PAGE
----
Apple announced on its site that it is sending cars out on the streets of the U.K., Ireland and the U.S. The move is in line with the company's goal of enhancing the features of its Maps service which will entail gathering relevant data and images.
To achieve this, Apple is embarking on a mission that involves driving cars all over the world. The company has even created a dedicated website that details its itinerary along with a schedule of when it's supposed to arrive at a predetermined location.
The mission begins on June 15 wherein Apple is slated to visit a number of U.S. states and cities such as New York, Florida and California. Other places that are included on the list are Essex, Birmingham, and London in the U.K.
Apple says that it is "driving vehicles around the world to collect data which will be used to improve Apple Maps. Some of this data will be published in future Apple Maps updates."
Recently, Apple announced at WWDC 2015 that upon launching iOS 9, it will also add a new feature to the Maps app which is no other than support for public transit directions. The feature, which will provide support for subways, buses and trains, will initially launch in more than 20 cities, including New York, San Francisco, Beijing, Berlin and London. Even those who like to move around the city on foot would find the Maps app relevant since it will be easy for them to access underground maps and locate where they are really heading.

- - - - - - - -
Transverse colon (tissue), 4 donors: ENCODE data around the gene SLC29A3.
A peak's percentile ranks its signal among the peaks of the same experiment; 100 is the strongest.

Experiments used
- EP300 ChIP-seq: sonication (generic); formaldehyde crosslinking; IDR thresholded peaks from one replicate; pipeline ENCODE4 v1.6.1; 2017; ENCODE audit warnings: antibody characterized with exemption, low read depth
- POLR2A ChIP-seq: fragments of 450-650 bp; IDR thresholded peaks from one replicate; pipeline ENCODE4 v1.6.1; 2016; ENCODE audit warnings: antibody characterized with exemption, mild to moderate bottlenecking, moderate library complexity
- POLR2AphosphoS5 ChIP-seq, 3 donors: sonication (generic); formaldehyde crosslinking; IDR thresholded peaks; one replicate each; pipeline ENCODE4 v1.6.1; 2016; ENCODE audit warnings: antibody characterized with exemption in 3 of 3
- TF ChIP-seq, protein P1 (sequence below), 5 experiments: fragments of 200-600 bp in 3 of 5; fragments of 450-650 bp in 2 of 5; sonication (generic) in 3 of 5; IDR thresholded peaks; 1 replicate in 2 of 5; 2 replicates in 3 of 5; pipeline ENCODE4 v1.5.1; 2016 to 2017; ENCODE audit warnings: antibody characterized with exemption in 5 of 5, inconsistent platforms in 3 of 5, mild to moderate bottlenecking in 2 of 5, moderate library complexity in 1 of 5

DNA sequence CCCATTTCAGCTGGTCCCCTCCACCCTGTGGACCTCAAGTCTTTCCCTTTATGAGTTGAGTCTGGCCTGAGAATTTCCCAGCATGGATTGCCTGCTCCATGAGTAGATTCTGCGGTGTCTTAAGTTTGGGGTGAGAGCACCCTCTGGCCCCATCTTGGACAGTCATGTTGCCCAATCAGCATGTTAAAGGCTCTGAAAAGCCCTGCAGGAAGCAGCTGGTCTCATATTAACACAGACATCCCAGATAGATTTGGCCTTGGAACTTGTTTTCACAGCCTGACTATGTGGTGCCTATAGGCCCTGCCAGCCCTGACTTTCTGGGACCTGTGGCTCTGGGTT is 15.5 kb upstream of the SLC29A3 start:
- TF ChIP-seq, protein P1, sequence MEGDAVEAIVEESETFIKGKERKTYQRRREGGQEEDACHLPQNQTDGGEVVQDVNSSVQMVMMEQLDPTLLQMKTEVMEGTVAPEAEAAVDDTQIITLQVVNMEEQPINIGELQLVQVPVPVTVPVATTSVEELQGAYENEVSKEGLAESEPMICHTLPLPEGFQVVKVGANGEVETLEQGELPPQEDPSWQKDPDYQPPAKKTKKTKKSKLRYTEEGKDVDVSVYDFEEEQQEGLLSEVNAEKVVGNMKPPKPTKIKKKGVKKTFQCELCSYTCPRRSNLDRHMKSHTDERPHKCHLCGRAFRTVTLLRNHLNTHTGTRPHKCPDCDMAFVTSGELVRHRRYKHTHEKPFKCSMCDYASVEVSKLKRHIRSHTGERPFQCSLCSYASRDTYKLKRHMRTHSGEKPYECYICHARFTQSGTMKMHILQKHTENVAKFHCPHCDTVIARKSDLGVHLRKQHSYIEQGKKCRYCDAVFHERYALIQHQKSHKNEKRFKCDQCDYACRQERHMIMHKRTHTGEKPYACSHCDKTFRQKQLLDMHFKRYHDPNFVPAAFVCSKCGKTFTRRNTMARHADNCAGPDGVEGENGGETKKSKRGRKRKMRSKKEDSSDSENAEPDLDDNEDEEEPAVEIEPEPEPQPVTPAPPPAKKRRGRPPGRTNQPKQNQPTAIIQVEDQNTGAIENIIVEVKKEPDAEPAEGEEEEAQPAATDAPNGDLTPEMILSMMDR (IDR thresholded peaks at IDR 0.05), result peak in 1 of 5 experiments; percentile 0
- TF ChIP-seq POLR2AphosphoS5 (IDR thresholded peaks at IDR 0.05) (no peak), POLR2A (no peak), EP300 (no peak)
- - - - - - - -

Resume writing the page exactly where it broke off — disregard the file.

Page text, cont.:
"We are committed to protecting your privacy while collecting this data," said Apple on its site. "For example, we will blur faces and license plates on collected images prior to publication."
Perhaps Apple has reiterated its commitment to privacy as an important lesson it learned from Google. Back in 2007, the latter launched Street View and a year later, it started to automatically detect and blur faces following complaints on privacy.
It's definitely a good start for Apple to finally keep its Maps service on par with other currently available mapping services. However, the company still has a long way to go and may need until around 2017 for it to transition away from third-party data providers such as Tom Tom. Still, the move shows just how much Apple is serious in its desire to beat Google at the mapping game.